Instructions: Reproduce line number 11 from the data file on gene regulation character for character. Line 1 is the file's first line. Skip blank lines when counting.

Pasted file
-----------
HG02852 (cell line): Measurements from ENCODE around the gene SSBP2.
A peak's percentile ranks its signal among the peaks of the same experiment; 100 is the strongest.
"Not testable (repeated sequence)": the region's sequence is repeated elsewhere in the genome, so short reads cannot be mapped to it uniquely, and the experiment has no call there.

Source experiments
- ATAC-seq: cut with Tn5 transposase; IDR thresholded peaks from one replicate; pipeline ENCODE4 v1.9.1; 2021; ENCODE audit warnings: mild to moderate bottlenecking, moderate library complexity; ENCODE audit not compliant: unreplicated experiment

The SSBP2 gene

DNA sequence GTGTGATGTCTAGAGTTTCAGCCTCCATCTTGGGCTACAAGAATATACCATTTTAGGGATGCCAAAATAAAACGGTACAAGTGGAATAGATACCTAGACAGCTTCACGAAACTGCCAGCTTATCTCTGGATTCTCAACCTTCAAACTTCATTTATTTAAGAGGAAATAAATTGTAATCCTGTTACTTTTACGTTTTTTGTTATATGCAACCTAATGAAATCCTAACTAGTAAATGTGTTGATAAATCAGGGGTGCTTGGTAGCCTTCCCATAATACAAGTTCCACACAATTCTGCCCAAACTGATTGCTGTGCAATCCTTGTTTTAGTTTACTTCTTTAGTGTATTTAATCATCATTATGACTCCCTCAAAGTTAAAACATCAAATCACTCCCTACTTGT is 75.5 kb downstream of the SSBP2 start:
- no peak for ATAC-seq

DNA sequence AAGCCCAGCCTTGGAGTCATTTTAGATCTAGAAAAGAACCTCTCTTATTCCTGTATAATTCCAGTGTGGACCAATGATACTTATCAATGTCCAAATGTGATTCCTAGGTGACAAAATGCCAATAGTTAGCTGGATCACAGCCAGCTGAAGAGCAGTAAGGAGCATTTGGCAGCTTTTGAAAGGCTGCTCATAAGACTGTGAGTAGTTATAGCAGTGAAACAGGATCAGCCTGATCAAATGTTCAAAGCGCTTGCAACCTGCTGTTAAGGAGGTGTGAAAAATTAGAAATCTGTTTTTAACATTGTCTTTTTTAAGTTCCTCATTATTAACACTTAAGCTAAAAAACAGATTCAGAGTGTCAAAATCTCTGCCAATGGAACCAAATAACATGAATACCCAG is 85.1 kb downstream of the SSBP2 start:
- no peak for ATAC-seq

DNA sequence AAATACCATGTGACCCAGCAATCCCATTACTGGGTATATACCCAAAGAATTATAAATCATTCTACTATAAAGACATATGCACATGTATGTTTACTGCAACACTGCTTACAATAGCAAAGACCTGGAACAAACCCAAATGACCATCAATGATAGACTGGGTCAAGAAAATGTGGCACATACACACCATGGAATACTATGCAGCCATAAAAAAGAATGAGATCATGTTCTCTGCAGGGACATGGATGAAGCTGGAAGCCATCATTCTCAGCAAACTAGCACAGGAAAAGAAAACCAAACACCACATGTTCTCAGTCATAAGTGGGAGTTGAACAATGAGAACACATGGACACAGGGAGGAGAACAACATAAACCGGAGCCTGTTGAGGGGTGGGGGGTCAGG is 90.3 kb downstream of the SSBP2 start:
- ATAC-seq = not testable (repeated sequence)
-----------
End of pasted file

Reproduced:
DNA sequence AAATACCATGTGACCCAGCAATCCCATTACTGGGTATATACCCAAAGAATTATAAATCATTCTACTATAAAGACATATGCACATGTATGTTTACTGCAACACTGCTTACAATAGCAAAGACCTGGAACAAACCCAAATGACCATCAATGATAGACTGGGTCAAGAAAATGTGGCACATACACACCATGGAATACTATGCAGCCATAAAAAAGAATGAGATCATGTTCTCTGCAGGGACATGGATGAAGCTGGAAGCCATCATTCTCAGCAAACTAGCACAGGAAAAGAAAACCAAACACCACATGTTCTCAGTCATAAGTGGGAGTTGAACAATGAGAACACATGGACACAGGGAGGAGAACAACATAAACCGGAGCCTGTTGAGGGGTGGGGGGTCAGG is 90.3 kb downstream of the SSBP2 start: